‘Bloodline’ executive producer and writer Todd Kessler talks to Awards Daily about creating the Rayburn family.
Bloodline co-creator Todd Kessler graduated from Harvard University with a degree in dramatic literature and playwriting. He made good on that promise in such high profile projects as The Sopranos, Providence, Damages, and most recently Netflix’s Bloodline. So, when asked to advice budding writers, Kessler gives apt feedback.
“People who are interested in writing or involved in the arts whether its acting, writing, or directing should really, really invest in themselves and believe in the stories they want to tell. Really make things as personal as possible,” Kessler explained. “For me, it’s about making things only you can make and not worry about whether or not it will sell. The most important thing is to be writing and expressing things that really matter, and everything you need to learn comes from that.”
That begs the immediate question: where does Bloodline‘s troubled Rayburn family come from? And, as a follow up, should audiences worry?
The Genesis of the Rayburn Family
No worries, though. Bloodline stems strictly from the untroubled minds of Todd Kessler, brother Glenn Kessler, and longtime friend Daniel Zelman. Their previous project, Damages, outlined their experiences in the professional world set against a legal world backdrop. That acclaimed series whetted their appetite for another joint effort, one that would explore families in a unique way.
“All three of us are all from families of three sons, and both sets of parents had been married for over 50 years,” Kessler remarked, “So there were a lot of similarities within the family structure. We really wanted to explore the roles we play within our families. We had a desire to take an adult look at family relationships.”
While Season 3 marks the series finale, Kessler and team originally conceived of Bloodline as a longer series. They wanted to invest their time in a story that held the potential to run five or six seasons. Each season contained a targeted theme with a clear end game in mind. However, as the best laid plans often go awry, Netflix ordered Season 3 with the desire to wrap the series at the end.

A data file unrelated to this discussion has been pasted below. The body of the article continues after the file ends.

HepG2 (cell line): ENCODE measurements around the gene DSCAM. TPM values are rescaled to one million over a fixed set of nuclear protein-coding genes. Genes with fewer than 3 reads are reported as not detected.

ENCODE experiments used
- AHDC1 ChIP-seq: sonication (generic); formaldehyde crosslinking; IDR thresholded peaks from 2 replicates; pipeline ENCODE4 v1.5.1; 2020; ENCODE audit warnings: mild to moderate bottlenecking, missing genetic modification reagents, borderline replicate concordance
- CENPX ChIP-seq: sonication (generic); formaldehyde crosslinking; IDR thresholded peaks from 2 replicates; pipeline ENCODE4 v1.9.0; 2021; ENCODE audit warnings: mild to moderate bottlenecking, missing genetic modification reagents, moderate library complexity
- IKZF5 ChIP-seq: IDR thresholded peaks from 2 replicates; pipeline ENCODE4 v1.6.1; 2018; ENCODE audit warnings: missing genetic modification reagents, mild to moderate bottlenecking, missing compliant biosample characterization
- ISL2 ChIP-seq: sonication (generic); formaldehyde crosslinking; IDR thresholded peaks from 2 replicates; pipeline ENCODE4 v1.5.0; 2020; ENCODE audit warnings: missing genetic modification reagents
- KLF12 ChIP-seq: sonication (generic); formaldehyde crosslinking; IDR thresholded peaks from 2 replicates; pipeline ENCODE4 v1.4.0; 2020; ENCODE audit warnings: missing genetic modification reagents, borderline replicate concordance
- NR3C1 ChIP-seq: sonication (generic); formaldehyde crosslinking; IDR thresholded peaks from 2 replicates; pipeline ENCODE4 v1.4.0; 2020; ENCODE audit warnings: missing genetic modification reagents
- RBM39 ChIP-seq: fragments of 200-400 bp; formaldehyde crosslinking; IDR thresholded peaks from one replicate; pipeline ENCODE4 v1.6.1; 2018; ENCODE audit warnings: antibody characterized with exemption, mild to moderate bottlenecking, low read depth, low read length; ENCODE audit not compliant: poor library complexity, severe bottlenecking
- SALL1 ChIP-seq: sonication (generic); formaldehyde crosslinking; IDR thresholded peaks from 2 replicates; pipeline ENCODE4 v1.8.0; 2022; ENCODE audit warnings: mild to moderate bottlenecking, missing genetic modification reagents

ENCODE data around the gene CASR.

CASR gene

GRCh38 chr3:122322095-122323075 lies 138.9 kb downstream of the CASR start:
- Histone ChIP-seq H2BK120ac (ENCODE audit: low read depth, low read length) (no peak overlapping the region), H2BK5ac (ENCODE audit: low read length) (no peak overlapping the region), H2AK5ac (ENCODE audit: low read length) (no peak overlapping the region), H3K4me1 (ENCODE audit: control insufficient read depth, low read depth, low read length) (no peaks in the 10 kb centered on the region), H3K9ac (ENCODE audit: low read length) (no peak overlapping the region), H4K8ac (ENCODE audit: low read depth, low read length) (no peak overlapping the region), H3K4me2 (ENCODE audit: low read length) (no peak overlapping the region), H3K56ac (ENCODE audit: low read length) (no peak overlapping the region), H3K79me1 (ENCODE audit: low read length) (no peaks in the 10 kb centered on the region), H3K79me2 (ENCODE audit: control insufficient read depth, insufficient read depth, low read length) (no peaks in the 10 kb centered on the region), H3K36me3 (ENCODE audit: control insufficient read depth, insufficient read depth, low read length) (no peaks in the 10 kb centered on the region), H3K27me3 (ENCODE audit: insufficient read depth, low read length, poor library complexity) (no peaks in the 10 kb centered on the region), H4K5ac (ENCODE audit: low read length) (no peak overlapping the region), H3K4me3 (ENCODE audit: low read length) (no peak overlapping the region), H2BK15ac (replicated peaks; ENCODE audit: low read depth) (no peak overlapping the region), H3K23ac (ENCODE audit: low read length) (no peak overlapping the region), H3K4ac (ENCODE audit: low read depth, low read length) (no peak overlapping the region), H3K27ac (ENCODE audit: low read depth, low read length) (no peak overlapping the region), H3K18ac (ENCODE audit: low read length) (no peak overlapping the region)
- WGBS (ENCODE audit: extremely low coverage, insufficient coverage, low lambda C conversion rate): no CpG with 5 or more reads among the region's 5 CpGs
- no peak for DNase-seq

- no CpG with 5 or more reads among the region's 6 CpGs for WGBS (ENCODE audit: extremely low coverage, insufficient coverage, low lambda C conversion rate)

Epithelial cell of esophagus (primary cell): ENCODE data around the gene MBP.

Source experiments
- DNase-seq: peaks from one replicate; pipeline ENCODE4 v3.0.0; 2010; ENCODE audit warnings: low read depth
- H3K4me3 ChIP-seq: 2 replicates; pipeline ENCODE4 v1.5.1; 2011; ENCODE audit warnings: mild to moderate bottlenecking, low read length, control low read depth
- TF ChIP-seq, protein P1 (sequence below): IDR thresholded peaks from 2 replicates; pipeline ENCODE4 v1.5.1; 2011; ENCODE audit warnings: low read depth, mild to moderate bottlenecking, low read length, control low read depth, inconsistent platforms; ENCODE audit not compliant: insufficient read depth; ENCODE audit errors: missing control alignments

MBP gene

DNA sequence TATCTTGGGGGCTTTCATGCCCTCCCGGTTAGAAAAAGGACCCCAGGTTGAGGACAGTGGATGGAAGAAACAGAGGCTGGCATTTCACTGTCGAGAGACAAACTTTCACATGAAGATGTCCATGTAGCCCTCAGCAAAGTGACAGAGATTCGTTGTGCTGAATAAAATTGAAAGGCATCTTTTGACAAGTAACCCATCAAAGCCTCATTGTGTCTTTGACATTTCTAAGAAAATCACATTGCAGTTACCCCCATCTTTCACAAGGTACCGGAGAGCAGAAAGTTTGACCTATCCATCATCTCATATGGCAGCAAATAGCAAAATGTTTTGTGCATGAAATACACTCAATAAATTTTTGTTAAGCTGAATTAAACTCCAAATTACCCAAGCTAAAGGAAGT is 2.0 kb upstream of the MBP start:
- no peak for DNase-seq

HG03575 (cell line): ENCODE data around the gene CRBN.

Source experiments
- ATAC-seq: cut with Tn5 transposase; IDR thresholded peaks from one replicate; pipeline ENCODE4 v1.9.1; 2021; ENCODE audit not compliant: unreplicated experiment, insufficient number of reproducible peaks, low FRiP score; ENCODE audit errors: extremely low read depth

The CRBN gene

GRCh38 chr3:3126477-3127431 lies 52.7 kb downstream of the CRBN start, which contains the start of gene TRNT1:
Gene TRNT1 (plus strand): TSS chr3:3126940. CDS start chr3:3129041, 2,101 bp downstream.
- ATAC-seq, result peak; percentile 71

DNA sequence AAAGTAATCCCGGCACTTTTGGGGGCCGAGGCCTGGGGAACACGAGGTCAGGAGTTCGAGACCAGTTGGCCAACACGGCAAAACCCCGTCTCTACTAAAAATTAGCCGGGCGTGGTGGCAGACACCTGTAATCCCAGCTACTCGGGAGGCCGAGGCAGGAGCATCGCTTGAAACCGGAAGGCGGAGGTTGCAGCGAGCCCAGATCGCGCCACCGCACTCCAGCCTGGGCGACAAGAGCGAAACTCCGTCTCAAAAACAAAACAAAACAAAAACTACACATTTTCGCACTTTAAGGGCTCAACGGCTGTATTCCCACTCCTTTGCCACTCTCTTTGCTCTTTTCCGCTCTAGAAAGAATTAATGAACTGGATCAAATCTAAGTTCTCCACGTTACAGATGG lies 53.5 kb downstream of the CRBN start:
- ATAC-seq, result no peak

“It really just meant looking at what we’d intended for Seasons 4, 5, and 6 and kind of shaking it out to what we thought what would be a very fitting and emotionally satisfying ending for the series at the end of three instead of six,” Kessler explained.
To be certain, the shortened series runway resulted in a crisp, focused Season 3 hailed as a series best.
What Should Audiences Take Away from the Rayburns?
Part of Bloodline‘s joy resides within the emotional catharsis it offers. Face it, the Rayburn family does bad, bad things. In fact, the series often takes on the appearance of a Choose Your Own Adventure book. Only one in which the reader makes all the wrong choices, resulting in certain disaster for the protagonists. The series paints imagery with such dark colors that audiences wonder how good the main characters really are.
As John Rayburn (Kyle Chandler) claims early in the series…
“I always thought the greatest thing that happened to me was being born a Rayburn. Now I’m not so sure. I’m gonna tell you everything. It’s not very pleasant. But it’s the truth. What we did to our brother we had to do. Please don’t judge us. We’re not bad people. But we did a bad thing.”
To Kessler, Bloodline lives in the grey between the good and the bad. In the justifications people make to vindicate their actions. To Kessler, that trait is an extremely human trait.
“We’re all capable of doing anything, so where the show came alive is through what John does in the first season to his brother Danny. That really gets us to a starting point,” Kessler says. “Similar to Crime and Punishment, it’s really about wrestling with how we perceive ourselves, how we try to justify our actions, and what it would mean to say, ‘I’m a bad person.’ Is it bad temporarily? Or is a person who does one good thing?”
Kessler believes the DNA of the series, perhaps the theme for the entire series itself, includes an exploration of the Rayburn family as a very public entity. Matriarch Sally (Sissy Spacek) runs a popular inn in the Florida Keys, a place of celebration and romance. In the Bloodline world, people project that surface happiness on the family and assume their lives as a perfect as the idyllic world they sell.
“We take the audience behind the swinging door into the back room to show what’s really going on with the family.”
As the Bloodline swinging door swings shut, what future projects will Todd Kessler next explore?
“I’d love to write a comedy. I’m actually working on a script now that’s a relationship comedy to do as a film. Obviously, the desire there is to go somewhere lighter than Bloodline, but also to design something with a beginning and an end when I start filming. I really look forward to being able to start a story, discuss it with the actors, and have the end at hand while we’re living the beginning.”
A light choice may be wise. The Rayburn family takes it out of you, but the journey remains thrilling. Thank Todd Kessler and team for that.
Bloodline Season 3 drops on Netflix today.